John Galliano's year of magic

by Camilla Morton, March 2008 (United States)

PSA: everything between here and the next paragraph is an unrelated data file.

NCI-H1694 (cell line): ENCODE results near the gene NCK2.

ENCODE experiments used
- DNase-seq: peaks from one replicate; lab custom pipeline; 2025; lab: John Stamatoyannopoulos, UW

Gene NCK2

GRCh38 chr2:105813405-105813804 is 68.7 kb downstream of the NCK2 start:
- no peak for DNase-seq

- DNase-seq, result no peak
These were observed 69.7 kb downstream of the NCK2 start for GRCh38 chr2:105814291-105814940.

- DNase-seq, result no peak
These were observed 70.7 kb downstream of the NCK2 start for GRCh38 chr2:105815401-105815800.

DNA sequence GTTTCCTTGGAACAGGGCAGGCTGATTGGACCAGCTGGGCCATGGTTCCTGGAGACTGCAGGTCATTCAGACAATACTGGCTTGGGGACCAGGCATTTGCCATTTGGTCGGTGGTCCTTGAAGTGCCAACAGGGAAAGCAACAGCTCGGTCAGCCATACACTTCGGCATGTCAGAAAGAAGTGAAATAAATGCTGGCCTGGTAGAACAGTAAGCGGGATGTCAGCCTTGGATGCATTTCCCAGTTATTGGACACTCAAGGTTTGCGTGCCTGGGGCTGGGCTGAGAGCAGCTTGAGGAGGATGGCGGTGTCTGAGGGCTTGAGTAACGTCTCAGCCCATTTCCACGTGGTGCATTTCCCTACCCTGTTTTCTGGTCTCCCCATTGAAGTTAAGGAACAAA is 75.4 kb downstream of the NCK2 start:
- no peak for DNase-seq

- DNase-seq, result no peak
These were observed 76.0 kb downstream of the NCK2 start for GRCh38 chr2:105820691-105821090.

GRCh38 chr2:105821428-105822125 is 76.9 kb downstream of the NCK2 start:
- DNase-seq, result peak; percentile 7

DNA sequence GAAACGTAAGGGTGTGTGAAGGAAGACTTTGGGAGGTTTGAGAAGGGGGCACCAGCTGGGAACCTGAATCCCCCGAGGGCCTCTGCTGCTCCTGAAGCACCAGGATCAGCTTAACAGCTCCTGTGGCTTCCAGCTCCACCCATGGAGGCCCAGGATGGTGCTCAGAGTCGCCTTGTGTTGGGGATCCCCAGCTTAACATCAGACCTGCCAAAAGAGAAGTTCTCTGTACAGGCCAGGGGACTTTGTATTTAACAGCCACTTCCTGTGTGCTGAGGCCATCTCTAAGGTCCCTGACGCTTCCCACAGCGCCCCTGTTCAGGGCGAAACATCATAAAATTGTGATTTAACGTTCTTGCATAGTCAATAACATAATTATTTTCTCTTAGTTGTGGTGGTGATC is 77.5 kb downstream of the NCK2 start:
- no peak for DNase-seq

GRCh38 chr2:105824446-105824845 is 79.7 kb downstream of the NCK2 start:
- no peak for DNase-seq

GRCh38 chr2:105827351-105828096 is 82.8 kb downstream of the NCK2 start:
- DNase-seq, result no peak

No one translates fantasy to fashion like Christian Dior’s creative director Paris, and it’s raining. Tucked in a photo studio in the city’s 14th arrondissement is Christian Dior’s creative director, John Galliano, the man behind one of spring’s most lauded collections. He’s here today to be photographed by the man who in fact helped inspire said collection: Peter Lindbergh. «We were inspired by many different icons and muses of Mr. Dior, but I wanted to see them through the eyes of Peter Lindbergh, with that cinematic, grainy quality. I just find that sexy,» explains Galliano. « Peter’s images were really the starting point for my inspiration. It’s amazing to see him shooting Carmen today.» Carmen, of course, is Carmen Kass, who is currently having her hair spun into a cotton-candy confection by Odile Gilbert. Lindbergh’s photo assistants are popping lights as they are tested one last time. «You can’t rush soufflés or perfection,» says Galliano with a mischievous wink as Kass finally slithers onto the set, a fox stole trailing behind her. «She’s like something from another era, yet at the same time she looks so modern, so now,» he says approvingly. Galliano lights up a cigarette — although Paris is in the grips of a smoking ban — and with the jazz music softly rippling through the room, Lindbergh in position behind his huge camera, the forbidden curl of smoke is the perfect prop. >«Peter is a legend. He has also been there at every pivotal moment in my career.» John Galliano «Peter,» says Galliano, «is a legend. He has also been there at every pivotal moment in my career.» The two were introduced in 1987. «I had just won British Designer of the Year,» Galliano, now 47, recounts. «I’d shown my collection in London where models came out as beekeepers, with beehives balanced on their heads. It wasn’t long after I graduated. I was just starting, totally broke, and suddenly here was Liz Tilberis [a former editor in chief of Bazaar who was then the editor of British Vogue] flying me over to Paris to have my picture taken by Lindbergh, with Christy Turlington modeling my collection! Who gets a start like that?» In 1996, when Galliano was made creative director at Christian Dior, the person he commissioned to shoot his portrait was Lindbergh. Galliano is fabled for his research trips, and his clothes tell the story of his muses and adventures. «For me, travel is the most powerful source of ideas.» He goes to all corners of the globe to mine the cultures for inspiration and then transforms his findings into designs that defy expectations. «I’m like a pirate. I love to travel; it’s what inspires me,» he says. «Creativity has no nationality, so I don’t want to leave any stone unturned. I love understanding and seeing different cultures. At Christmas, I hung out with a Maasai tribe, and I sang, danced, and drank with them. It was the most amazing experience. I wasn’t ‘John Galliano the fashion designer.’ I was just their new friend. There were lions, tigers, and giraffes. We held hands, we danced, and I didn’t know what the real world was anymore. It was very humbling, honest, and pure.» For this season, he had to only flick through his extensive Lindbergh photographic archive to find the mood for his collection. «For the spring show, there were a lot of iconic references: Hollywood, supermodels, and all that jazz. It’s a seductive girl-boy silhouette, tailored rather sharply. It’s garçon, not quite man, and very feminine,» he explains. «Peter is so perfect; he gets the mood, the style. He created it, for heaven’s sake! He made the supermodels super with his black-and-white images of Cindy [Crawford] and Naomi [Campbell]. They define an era, a woman. That was who mesmerized my imagination this season.» Galliano’s muse is ever changing, but for Dior this spring, she’s part Lindbergh and part Marlene Dietrich, Greta Garbo, and Billie Holiday after dark. [...]